DARIEN – Amid ongoing town debate over Serenity Stables’ operation on Great Island, its owner reflected on the facility’s storied past and uncertain future.
Built in 1913, the Great Island equestrian facility – which includes a 15,000-square-foot stable, an indoor riding ring and an outdoor polo field – has been run by numerous commercial stables and was once the home of Olympic equestrian champion William Steinkraus.
Sitting in the stable office on Friday, current owner Ruth Nicodemus told CT Examiner that no matter the outcome, she will continue helping others through a shared love of horses.
“My goal is to take care of the people that take care of me. And that includes Rosemary, who’s my barn manager, her husband, her baby,” Nicodemus said. “… I want to take care of the clients.”
In addition to providing board and training for horses and private riding lessons for clients, Nicodemus said the stable was home to some Serenity Stables employees and a safe space for trauma survivors.
Shortly after moving into the Great Island stable in August 2021, Nicodemus established The Serenity Project, a nonprofit combining traditional talk therapy with horses. Realizing that working with horses helped her address her trauma, she wanted to teach others to do the same.
“I come from a long history of abuse, and it occurred to me just how therapeutic the animals were for me,” Nicodemus said. “And I thought, ‘Well, if they’re that beneficial to me, they’ve gotta be beneficial to other people.’”
The Serenity Project has helped veterans, first responders and those who have lost a loved one work through trauma, according to Nicodemus. She said she’d like to work with the local high school next, especially following the deaths of three students last year.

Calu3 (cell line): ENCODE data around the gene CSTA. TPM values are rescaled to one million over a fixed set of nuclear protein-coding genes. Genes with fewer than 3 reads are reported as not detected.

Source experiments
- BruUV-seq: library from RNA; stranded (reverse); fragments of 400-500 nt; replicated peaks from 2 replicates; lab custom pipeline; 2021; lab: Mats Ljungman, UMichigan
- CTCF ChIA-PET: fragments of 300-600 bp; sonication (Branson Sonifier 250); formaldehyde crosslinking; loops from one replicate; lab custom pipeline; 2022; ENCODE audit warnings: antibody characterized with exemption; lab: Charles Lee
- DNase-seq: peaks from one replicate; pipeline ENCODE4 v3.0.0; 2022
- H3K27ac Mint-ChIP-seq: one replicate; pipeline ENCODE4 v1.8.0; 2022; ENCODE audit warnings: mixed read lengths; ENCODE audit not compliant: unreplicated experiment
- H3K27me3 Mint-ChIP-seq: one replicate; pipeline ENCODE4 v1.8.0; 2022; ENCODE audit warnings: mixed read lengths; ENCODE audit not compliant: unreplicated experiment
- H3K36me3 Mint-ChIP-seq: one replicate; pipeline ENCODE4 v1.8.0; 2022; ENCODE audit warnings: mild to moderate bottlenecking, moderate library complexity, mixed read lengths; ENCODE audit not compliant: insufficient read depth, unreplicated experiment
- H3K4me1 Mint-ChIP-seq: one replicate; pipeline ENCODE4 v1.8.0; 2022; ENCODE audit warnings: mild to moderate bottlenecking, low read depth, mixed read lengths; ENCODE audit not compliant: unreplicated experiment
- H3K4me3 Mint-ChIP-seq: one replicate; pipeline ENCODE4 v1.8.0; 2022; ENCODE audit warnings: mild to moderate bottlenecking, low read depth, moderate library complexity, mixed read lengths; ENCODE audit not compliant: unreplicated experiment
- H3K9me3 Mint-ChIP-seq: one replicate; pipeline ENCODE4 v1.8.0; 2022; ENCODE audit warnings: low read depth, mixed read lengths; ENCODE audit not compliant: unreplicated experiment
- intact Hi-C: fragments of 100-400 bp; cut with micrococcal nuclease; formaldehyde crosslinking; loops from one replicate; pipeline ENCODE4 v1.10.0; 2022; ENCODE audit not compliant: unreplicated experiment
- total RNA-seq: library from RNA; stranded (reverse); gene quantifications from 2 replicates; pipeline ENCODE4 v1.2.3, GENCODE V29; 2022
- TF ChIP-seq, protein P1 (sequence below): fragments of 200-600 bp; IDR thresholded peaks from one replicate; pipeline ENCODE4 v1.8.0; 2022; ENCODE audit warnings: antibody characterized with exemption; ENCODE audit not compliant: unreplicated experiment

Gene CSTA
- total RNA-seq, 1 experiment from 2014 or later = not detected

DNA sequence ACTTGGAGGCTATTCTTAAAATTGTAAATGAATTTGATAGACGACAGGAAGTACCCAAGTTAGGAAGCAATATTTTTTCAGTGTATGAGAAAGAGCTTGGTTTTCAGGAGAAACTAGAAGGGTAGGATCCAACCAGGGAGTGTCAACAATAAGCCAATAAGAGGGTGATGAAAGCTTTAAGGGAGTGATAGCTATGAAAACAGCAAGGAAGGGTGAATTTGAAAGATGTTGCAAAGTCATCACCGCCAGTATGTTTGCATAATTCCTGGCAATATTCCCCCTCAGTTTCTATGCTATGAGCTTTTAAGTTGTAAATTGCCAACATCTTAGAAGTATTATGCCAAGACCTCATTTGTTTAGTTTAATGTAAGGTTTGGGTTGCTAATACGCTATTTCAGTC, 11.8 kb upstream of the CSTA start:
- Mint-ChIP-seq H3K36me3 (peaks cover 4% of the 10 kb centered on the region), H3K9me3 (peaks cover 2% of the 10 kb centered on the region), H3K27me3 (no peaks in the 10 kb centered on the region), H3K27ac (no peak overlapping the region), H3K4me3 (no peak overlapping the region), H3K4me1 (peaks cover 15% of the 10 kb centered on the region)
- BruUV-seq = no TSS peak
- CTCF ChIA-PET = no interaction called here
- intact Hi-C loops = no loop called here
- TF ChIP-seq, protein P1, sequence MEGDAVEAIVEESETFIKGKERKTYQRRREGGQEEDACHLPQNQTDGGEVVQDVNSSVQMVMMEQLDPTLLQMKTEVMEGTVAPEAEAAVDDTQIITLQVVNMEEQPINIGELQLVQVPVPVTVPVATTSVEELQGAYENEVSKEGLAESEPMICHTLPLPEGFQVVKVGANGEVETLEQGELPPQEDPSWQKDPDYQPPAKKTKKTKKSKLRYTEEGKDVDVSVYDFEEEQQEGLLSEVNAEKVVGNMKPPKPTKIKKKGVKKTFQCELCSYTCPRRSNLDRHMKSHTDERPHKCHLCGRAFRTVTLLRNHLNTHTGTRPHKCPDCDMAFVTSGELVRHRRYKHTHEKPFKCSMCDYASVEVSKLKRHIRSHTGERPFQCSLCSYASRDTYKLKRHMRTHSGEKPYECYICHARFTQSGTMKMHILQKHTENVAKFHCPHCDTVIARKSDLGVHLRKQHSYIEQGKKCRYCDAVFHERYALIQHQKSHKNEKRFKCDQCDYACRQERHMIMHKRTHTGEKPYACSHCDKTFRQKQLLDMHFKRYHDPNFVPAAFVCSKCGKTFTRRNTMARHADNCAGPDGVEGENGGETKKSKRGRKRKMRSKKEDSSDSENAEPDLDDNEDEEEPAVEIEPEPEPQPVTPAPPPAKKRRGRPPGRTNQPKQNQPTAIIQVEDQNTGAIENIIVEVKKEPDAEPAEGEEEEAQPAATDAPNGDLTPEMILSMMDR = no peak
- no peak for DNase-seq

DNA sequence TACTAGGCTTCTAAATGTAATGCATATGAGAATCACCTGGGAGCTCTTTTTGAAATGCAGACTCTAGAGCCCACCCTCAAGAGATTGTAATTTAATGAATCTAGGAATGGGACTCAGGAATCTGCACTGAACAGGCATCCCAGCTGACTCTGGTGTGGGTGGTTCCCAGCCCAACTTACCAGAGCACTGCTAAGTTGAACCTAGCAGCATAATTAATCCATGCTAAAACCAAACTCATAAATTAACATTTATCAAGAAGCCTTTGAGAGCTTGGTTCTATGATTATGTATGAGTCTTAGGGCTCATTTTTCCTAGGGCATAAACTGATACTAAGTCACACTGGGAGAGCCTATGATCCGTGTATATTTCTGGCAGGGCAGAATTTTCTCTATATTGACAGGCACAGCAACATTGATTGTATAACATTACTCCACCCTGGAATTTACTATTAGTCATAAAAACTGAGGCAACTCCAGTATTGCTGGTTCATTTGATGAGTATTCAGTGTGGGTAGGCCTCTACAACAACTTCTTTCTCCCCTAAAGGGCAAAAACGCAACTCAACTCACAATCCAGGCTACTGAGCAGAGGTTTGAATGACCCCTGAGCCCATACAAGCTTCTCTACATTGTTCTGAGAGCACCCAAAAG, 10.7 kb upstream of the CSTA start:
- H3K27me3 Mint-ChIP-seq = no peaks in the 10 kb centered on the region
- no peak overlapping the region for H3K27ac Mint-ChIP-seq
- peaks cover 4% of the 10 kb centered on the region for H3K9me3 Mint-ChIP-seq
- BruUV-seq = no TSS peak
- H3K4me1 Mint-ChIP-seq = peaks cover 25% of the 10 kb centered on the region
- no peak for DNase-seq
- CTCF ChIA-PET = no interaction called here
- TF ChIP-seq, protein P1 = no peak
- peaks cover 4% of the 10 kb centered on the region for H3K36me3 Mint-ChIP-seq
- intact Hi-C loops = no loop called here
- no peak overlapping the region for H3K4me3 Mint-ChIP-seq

“We’d really like to be able to reach out to the community,” she said.
Nicodemus explained that the majority of people taking lessons at the stables are Darien residents, allowing her to continue the stable’s long-standing legacy of servicing the community.
Before the town purchased Great Island, the 60-acre property was owned by the prominent Ziegler/Steinkraus family for more than 100 years. Ten years after the family acquired Great Island in 1902, William Ziegler Jr. commissioned Harry P. Knowles – an architect for the New York City Center – to design the current stable.
William Steinkraus, the husband of Ziegler’s daughter Helen, took over stable operations in 1962, and later won a gold medal in individual jumping in the 1968 Olympic Games, and silver medals in the 1960 and 1972 Olympic Games.
Walking through the century-old stable, Nicodemus pointed to a display outside her office featuring a photograph and framed quotes by Steinkraus.
“Anyone who has sat on a horse’s back knows about Bill,” Nicodemus said.
Steinkraus died in 2017 at age 92. Though Nicodemus never got to meet him, she said Serenity Stables was happy to defend the long history of private lessons and boarding that was called into question during a recent Planning and Zoning Commission hearing.
Earlier this month, the commission heard from attorney John Knuff, representing the Great Island Property Owners Association, regarding the town’s application to continue commercial operations at the stable. The operations, Knuff argued, were prohibited in a residential zone like Great Island. In turn, Serenity Stables representatives pointed to a long history of riding lessons by the Zielger/Steinkraus family which, they say, predate any town zoning regulations.
Regardless, Nicodemus said she is grateful to be on Great Island.
“We’re excited to work with the town going forward,” she said. “We’re excited to keep the lineage of equestrian activities going here. I’m happy to be part of the family of Darien.”